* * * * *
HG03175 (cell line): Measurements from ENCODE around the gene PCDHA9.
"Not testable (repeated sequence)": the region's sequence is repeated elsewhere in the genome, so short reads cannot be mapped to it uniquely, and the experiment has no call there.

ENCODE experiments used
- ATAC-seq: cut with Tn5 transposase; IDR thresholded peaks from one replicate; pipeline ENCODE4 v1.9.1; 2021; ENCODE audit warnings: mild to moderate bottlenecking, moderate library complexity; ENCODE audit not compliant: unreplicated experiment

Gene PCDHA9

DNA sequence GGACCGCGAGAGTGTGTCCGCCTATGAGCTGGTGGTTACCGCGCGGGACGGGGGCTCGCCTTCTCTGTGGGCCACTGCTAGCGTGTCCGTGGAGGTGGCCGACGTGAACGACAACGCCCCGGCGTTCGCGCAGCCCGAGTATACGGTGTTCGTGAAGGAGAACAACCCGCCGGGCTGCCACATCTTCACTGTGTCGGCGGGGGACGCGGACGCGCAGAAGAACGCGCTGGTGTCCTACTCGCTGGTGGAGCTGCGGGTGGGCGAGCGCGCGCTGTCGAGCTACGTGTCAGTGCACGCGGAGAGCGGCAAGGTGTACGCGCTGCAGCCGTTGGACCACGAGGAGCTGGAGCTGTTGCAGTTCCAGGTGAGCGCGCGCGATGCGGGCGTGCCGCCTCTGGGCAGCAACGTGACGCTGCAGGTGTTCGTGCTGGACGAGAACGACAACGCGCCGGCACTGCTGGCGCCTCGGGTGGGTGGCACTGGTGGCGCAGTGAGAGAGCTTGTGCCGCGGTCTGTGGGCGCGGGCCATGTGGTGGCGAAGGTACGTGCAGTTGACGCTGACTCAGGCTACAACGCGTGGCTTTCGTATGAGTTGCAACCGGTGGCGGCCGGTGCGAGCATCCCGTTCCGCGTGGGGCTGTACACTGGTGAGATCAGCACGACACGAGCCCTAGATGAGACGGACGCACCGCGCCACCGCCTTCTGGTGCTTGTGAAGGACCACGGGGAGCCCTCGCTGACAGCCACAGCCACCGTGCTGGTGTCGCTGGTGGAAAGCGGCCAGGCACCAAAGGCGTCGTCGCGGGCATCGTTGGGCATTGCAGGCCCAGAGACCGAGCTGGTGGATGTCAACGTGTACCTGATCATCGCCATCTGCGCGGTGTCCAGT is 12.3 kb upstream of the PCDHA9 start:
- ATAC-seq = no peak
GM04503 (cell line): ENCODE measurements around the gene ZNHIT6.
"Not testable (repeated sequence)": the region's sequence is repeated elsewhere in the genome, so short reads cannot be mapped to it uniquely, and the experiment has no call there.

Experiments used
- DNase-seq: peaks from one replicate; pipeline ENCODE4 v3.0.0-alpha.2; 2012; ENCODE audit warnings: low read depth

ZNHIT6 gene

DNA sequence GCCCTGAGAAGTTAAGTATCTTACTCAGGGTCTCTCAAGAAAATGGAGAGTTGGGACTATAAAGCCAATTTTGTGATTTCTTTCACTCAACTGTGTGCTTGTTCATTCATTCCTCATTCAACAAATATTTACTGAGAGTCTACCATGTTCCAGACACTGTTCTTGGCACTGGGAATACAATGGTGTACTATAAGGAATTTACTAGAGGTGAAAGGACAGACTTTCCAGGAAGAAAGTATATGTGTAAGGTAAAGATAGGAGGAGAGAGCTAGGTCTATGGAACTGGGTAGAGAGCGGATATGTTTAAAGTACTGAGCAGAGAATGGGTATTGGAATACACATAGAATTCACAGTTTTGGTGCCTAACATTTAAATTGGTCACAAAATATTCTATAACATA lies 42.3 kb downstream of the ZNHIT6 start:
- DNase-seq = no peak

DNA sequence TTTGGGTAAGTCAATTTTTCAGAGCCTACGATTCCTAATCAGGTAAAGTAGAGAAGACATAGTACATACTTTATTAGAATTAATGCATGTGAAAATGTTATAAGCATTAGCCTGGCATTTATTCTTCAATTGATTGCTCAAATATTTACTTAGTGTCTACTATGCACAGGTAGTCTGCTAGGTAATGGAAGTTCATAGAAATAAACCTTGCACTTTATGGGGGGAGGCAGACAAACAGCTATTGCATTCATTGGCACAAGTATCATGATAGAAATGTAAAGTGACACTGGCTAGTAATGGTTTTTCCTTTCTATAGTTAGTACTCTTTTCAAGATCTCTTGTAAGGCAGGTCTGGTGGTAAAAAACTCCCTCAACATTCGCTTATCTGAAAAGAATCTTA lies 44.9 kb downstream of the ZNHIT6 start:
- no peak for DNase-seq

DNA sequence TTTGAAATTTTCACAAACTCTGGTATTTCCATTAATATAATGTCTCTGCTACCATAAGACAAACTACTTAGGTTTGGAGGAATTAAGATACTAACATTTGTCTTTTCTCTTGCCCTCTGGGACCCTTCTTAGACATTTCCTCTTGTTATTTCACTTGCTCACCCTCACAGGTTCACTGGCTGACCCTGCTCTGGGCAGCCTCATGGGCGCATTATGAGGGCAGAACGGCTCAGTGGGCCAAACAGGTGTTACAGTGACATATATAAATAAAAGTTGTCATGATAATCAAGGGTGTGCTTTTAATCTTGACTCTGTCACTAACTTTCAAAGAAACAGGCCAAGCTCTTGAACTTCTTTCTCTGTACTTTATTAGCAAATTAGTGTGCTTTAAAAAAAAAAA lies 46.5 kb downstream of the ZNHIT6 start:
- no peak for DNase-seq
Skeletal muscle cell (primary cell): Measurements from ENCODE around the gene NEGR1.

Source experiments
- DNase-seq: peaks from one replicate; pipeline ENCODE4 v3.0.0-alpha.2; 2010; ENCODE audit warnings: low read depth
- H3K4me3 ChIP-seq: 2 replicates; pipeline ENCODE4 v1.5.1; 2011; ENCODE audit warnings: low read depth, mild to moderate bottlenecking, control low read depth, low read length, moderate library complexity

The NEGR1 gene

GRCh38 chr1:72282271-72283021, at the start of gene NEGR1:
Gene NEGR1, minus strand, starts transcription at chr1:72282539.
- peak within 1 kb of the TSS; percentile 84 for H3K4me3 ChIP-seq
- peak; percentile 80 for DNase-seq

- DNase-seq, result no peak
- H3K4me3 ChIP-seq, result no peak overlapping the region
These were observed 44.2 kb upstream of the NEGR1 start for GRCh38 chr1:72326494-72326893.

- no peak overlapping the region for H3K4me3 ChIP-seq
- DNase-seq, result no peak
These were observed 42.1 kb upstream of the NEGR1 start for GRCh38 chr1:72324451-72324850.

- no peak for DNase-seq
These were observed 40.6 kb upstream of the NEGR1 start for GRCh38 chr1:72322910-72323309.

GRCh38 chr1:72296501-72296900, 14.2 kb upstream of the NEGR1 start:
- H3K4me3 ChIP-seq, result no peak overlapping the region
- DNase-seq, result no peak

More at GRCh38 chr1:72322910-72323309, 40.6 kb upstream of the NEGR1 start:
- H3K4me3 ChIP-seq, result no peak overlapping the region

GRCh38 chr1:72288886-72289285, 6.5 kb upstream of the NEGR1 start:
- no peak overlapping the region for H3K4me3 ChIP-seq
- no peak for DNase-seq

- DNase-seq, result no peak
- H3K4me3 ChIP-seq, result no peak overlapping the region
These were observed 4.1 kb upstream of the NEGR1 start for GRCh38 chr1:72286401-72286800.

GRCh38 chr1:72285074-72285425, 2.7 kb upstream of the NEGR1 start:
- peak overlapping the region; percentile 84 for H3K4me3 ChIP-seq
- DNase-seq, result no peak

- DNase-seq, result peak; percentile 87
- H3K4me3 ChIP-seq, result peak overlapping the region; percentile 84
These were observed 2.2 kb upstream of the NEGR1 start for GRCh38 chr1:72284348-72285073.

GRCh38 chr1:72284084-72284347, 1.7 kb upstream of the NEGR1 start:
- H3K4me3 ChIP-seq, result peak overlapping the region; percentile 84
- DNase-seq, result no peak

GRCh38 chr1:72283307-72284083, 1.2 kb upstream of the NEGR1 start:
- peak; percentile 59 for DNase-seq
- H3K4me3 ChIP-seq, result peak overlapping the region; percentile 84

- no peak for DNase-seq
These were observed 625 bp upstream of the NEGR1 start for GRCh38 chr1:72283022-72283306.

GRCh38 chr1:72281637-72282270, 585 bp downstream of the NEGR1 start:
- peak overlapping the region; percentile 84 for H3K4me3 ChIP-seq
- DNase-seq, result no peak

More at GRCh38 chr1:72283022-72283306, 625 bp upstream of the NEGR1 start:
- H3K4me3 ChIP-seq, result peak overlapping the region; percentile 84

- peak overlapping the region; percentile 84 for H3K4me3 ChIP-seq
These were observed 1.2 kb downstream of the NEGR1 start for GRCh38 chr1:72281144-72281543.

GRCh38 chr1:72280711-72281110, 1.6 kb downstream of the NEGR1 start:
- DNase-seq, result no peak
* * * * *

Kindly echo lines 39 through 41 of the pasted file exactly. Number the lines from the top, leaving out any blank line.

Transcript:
More at GRCh38 chr1:72322910-72323309, 40.6 kb upstream of the NEGR1 start:
- H3K4me3 ChIP-seq, result no peak overlapping the region

GRCh38 chr1:72288886-72289285, 6.5 kb upstream of the NEGR1 start: